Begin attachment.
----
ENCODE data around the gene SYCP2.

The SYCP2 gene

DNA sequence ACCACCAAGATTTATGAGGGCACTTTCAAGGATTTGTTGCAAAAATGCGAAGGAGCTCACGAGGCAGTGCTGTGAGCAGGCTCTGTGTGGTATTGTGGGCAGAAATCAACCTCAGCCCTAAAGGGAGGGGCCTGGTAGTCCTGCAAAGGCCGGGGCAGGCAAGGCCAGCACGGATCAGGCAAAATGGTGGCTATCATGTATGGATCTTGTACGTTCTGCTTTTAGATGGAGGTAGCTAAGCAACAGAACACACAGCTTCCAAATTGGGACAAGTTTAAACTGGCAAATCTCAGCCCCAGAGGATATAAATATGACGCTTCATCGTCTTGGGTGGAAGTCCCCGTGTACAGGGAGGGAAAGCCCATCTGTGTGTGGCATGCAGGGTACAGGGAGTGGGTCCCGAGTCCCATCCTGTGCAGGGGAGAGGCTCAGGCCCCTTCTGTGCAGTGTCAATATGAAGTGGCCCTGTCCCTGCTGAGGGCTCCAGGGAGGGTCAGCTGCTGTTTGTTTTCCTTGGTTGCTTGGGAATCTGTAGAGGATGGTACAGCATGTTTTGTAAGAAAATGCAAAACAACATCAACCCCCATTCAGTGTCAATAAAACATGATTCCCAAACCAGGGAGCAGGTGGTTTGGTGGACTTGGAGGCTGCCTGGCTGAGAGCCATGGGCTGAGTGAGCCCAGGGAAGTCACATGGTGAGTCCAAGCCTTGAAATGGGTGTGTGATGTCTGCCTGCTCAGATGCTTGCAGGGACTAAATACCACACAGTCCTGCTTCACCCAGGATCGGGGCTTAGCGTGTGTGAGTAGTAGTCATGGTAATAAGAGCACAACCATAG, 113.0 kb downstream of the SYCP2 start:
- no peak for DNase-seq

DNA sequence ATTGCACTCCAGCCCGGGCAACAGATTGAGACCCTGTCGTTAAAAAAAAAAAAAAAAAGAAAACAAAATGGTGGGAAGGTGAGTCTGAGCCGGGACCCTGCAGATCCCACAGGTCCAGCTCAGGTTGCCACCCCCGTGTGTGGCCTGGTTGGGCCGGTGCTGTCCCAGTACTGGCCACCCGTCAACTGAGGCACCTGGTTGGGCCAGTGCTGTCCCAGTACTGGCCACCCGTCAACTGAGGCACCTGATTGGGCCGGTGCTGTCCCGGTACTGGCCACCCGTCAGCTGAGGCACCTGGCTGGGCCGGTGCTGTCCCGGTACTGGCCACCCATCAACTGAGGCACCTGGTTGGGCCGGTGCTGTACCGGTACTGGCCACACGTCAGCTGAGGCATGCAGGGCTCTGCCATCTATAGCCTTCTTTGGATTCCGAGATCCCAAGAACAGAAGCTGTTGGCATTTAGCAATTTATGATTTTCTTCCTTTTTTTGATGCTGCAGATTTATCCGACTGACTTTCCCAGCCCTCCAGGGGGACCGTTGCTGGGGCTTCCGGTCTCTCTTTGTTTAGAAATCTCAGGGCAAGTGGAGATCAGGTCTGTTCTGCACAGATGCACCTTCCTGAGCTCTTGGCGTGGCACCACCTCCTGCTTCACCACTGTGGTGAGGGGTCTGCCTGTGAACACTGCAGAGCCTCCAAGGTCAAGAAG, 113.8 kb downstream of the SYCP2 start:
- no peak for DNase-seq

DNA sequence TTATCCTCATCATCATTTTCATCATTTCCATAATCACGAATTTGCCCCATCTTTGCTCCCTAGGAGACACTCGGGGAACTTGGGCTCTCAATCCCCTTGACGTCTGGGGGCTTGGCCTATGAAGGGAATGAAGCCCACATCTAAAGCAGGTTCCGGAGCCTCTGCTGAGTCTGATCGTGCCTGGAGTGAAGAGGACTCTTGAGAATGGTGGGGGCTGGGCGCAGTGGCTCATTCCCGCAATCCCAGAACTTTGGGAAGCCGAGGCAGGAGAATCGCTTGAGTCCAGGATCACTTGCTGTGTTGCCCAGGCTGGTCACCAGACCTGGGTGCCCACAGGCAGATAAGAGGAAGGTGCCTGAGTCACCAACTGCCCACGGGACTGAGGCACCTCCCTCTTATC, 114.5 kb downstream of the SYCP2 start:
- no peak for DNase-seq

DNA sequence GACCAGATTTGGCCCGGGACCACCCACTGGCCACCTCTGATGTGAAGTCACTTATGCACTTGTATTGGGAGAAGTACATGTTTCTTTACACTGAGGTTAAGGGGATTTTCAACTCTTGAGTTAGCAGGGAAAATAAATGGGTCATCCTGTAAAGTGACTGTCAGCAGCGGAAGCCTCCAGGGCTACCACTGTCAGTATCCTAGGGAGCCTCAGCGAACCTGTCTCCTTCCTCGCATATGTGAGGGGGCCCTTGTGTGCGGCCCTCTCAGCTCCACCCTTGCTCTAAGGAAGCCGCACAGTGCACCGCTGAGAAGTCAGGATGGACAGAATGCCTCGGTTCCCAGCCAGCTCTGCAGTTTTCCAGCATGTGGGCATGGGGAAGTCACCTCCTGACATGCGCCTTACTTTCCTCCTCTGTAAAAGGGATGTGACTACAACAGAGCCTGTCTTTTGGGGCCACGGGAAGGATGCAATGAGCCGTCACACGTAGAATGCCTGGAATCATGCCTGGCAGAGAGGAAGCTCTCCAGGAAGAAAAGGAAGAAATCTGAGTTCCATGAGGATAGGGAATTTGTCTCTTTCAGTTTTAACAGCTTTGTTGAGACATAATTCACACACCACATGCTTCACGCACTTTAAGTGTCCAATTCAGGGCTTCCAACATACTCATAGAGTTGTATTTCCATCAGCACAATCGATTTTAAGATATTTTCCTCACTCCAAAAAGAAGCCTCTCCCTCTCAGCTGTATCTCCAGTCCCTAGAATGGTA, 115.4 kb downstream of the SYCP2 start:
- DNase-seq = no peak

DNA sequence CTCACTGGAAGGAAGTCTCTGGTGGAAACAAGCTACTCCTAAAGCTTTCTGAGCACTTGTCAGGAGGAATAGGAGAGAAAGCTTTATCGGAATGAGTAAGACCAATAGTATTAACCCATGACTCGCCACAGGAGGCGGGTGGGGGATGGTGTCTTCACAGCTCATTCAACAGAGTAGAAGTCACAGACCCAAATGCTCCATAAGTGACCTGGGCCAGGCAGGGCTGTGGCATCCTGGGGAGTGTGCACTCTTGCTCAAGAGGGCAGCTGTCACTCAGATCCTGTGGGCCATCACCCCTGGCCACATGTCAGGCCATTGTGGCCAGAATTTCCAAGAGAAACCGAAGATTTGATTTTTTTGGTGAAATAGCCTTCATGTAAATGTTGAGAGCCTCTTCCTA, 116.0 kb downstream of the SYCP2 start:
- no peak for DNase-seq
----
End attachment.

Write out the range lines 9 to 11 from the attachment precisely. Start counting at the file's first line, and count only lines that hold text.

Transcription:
DNA sequence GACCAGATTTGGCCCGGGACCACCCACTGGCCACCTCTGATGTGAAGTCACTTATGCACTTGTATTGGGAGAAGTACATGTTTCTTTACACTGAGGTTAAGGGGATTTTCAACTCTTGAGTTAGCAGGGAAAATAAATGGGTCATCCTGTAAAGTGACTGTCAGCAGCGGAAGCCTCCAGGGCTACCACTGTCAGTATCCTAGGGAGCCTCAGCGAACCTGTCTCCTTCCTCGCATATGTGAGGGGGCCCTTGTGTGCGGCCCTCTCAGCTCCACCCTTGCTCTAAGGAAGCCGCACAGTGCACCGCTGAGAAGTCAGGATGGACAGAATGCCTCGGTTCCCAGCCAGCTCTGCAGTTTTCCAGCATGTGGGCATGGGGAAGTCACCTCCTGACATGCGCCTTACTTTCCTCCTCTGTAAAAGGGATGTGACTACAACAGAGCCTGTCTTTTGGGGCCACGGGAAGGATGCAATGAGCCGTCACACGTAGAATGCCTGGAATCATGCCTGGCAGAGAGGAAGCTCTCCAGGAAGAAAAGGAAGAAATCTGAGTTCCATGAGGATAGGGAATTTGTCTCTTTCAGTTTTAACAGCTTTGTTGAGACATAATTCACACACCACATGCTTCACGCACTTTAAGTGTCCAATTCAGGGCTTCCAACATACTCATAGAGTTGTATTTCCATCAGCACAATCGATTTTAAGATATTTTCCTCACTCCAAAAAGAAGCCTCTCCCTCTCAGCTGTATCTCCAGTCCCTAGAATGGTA, 115.4 kb downstream of the SYCP2 start:
- DNase-seq = no peak

DNA sequence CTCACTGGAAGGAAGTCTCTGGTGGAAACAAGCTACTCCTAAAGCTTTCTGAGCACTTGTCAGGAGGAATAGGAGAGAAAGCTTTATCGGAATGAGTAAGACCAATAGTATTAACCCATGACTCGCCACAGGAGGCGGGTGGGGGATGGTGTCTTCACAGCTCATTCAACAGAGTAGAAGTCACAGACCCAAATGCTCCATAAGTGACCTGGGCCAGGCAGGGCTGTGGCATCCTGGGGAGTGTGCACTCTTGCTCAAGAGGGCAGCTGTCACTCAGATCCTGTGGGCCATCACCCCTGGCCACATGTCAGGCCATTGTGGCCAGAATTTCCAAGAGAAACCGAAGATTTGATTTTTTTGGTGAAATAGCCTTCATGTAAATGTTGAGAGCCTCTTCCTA, 116.0 kb downstream of the SYCP2 start: